August 28, 2004
NOW THIS IS COOL:
Enthusiasts on Friday unveiled an effort to establish an annual competition for space-elevator technologies, taking a page from the playbook for other high-tech contests such as the $10 million Ansari X Prize.
The project, spearheaded by the California-based Spaceward Foundation, would focus on innovations in fields that could open the way for payloads to be lifted into space by light-powered platforms. Such platforms, also known as climbers, would move up and down superstrong ribbons rising as high as 62,000 miles (100,000 kilometers) above Earth’s surface. . . .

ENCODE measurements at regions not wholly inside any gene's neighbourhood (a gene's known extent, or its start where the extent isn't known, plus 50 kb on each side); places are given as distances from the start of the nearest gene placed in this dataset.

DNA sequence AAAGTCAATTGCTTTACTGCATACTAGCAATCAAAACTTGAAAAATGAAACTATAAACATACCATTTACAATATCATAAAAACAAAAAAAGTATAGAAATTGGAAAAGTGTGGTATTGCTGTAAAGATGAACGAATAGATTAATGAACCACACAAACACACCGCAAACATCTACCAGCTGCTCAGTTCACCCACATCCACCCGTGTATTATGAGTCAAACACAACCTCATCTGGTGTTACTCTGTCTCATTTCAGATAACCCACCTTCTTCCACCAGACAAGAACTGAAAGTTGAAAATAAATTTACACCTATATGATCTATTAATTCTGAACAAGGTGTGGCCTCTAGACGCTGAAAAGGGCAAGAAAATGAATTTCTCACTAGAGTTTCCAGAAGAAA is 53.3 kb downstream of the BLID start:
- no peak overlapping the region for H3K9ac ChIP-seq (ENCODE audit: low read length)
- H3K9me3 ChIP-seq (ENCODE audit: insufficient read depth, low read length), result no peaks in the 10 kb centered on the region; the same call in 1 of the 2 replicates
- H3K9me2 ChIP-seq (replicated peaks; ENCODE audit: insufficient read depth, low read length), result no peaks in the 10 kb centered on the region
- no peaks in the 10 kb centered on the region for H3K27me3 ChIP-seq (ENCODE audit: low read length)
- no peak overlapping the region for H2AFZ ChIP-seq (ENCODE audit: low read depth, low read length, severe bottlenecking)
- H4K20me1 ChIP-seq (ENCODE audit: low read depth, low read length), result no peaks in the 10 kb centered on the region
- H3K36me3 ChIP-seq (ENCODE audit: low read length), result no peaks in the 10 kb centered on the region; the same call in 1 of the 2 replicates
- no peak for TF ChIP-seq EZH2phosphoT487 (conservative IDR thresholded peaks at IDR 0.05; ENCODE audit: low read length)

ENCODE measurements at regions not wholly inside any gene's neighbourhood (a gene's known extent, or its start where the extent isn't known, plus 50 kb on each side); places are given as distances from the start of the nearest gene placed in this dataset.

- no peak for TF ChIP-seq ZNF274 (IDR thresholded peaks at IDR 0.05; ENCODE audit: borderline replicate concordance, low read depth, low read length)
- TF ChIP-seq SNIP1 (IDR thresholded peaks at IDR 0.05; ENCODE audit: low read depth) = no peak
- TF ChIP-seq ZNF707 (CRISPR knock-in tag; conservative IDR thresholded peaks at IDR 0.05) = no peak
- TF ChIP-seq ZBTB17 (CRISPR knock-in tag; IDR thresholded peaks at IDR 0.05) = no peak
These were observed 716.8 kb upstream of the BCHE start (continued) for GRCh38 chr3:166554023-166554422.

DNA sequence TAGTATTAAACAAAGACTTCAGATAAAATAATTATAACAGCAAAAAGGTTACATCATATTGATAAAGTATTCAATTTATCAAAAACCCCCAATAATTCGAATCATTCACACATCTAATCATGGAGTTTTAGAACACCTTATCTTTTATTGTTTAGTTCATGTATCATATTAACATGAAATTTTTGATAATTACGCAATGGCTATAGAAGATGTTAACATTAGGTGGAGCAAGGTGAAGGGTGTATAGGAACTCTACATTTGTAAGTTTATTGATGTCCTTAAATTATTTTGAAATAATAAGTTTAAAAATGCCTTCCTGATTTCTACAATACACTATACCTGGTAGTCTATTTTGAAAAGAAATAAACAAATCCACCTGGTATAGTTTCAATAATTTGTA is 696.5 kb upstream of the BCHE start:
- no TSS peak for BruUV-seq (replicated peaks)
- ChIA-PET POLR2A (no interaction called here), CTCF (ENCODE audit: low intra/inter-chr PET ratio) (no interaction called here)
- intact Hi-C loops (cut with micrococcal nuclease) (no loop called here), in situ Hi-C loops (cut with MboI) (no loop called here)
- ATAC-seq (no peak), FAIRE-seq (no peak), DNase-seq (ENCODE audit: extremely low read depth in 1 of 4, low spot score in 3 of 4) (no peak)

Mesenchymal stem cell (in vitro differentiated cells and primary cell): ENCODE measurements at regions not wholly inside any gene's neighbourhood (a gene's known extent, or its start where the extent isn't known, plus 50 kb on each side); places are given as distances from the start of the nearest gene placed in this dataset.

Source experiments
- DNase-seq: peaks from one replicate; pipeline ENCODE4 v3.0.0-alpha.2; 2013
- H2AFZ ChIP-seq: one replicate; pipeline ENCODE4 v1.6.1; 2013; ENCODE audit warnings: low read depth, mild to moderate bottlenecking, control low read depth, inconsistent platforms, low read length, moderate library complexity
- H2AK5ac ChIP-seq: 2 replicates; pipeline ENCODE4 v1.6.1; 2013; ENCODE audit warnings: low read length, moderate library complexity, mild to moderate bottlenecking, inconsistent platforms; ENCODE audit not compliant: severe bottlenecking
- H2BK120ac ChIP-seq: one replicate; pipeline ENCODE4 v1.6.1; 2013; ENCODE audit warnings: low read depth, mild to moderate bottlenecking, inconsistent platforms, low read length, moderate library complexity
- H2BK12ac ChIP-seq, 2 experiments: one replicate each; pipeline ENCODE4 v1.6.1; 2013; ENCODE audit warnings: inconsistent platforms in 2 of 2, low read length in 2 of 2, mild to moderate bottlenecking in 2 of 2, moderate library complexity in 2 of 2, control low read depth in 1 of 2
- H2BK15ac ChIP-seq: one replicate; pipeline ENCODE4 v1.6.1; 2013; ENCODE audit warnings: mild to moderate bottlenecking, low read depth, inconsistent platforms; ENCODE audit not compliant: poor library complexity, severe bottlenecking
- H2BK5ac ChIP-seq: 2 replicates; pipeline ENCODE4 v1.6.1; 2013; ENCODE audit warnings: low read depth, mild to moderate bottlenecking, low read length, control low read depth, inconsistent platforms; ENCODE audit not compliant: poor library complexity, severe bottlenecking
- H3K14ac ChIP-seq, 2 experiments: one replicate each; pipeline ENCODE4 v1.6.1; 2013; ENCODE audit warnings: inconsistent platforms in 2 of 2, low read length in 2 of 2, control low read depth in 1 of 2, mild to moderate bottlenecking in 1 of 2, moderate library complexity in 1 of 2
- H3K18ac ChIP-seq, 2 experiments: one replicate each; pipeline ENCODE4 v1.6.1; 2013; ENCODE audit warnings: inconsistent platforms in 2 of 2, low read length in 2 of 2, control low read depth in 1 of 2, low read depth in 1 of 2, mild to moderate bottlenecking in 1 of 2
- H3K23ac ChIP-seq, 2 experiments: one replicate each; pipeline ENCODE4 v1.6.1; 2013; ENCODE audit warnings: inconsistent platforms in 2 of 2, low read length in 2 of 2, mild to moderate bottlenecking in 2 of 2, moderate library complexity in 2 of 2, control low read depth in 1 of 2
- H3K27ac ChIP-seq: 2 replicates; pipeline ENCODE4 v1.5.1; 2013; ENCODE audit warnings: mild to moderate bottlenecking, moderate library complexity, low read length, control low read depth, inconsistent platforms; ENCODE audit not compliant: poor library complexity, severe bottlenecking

If space elevators could actually be built, the cost of sending payloads into space could be reduced from $10,000 or more per pound (455 grams) to $100 or less — opening up a revolutionary route to the final frontier. Like the X Prize for private spaceflight, Elevator:2010 is aimed at jump-starting the revolution.
I was involved in the early X-Prize work, and I have to say that it has exceeded my hopes.